“These go to eleven.”
–Nigel Tufnel, played by Christopher Guest, This Is Spinal Tap
There is something to be said for taking things to the extreme. Some might dismiss it as pathology. Others might extol it as excellence. Still others might attribute it to need-fulfillment for approval. For the purpose of this post, please disregard (at least temporarily) all (mis)perceptions and preconceived notions in the name of candidly raw appraisal.
Without the motivating force to give that necessary ‘extra push’, we would not see the level of athleticism, ingenuity, artistry, architecture, revolutionary and technological advancements as we do today. Cases in point: marathons, triathlons, the computer itself, and space exploration. Indeed, ocular proof exists to an omnipresent degree, giving sufficient merit in support of the extreme.
At its best, the extreme fuels the impetus and momentum towards uncompromising excellence.
The So What Factor (SWF):
When s/he chooses to realize his highest potentiality and does so successfully, s/he becomes ingrained with that success at the cellular level. The first time this happens, the extraordinary precedence established is a tremendous and irreversible accomplishment. Once ingrained, there is an inherent ‘thirst’ to continue in the same direction of success.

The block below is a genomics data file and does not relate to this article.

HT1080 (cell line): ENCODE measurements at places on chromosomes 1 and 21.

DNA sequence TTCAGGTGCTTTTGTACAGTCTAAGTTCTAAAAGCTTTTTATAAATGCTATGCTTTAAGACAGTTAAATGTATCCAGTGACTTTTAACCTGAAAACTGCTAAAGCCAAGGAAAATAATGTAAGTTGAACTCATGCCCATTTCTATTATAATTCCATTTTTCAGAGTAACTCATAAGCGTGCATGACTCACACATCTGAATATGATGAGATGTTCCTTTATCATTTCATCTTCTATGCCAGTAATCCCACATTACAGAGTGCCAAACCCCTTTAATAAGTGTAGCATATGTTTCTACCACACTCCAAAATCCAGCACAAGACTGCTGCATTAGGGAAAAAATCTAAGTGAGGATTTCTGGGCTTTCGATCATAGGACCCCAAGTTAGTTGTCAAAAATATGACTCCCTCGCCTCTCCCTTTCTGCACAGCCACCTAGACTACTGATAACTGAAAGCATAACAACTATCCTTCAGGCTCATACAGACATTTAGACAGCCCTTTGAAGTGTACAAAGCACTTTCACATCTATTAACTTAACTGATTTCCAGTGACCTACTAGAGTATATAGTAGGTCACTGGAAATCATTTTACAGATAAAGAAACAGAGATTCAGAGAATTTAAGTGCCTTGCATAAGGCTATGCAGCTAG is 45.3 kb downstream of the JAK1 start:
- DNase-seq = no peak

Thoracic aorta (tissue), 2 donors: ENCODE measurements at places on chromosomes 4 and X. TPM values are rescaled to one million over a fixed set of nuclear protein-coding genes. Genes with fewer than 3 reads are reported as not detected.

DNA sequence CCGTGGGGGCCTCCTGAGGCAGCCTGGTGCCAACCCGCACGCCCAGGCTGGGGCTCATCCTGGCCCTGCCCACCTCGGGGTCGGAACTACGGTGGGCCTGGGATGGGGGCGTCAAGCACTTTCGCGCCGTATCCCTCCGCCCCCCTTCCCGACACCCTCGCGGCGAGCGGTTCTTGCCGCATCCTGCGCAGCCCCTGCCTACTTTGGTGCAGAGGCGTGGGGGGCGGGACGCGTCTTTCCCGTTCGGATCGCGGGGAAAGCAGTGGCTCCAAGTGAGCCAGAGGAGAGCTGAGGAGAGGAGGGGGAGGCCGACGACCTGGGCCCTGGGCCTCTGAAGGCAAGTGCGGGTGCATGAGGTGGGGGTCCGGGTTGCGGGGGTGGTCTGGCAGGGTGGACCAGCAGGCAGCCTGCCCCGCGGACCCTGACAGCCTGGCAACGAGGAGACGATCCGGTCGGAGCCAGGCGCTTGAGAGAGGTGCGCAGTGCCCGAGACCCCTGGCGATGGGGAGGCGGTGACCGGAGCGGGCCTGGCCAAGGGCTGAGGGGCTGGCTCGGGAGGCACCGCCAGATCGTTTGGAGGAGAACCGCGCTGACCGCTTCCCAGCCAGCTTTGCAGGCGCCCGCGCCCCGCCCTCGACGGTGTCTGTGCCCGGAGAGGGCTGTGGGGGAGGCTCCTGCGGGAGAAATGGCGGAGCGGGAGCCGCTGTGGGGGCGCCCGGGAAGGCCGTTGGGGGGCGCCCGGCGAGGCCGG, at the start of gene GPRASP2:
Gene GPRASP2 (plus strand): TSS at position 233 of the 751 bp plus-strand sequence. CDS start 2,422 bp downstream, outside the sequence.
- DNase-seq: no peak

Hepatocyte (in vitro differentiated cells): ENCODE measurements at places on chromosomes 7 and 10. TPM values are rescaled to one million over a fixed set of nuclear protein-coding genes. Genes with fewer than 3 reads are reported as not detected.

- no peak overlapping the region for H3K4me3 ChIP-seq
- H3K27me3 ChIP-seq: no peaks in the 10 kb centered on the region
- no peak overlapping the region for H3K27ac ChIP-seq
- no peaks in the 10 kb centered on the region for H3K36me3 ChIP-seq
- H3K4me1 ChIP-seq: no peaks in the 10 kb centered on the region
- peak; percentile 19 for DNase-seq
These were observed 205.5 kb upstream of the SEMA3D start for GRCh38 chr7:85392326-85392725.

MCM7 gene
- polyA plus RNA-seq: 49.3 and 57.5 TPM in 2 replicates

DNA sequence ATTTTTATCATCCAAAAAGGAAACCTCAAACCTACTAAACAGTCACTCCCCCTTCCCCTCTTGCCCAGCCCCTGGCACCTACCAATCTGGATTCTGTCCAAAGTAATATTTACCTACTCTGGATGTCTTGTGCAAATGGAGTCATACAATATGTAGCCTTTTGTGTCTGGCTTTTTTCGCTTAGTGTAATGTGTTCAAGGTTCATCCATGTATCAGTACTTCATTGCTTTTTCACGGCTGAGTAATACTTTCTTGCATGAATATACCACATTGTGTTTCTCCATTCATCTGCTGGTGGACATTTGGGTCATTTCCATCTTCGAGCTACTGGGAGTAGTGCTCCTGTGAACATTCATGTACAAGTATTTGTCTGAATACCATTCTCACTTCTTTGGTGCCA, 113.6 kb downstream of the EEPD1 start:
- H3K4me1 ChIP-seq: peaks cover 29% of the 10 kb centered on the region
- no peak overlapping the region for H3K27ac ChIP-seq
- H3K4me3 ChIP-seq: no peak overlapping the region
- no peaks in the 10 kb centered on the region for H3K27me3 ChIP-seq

Similarly, there is a level of inspiration that spreads from that individual to a concentric circle radiating outside of his specific locus to the global world.
This radiating circle of inspiration can be seen with the spread of thoughts, ideas, and very real achievements worldwide. Take a moment. Look around you. The proof is there if you just take an honest and open look.
This is the brilliance of going from the extreme to uncompromising excellence:
By your example, you inspire others to follow suit and thereby uplift the collective world conscience to the same. The magnitude of inspiration is exponentially heightened when you realize it begins with the individual at the singular level. And that is a beauteous thing.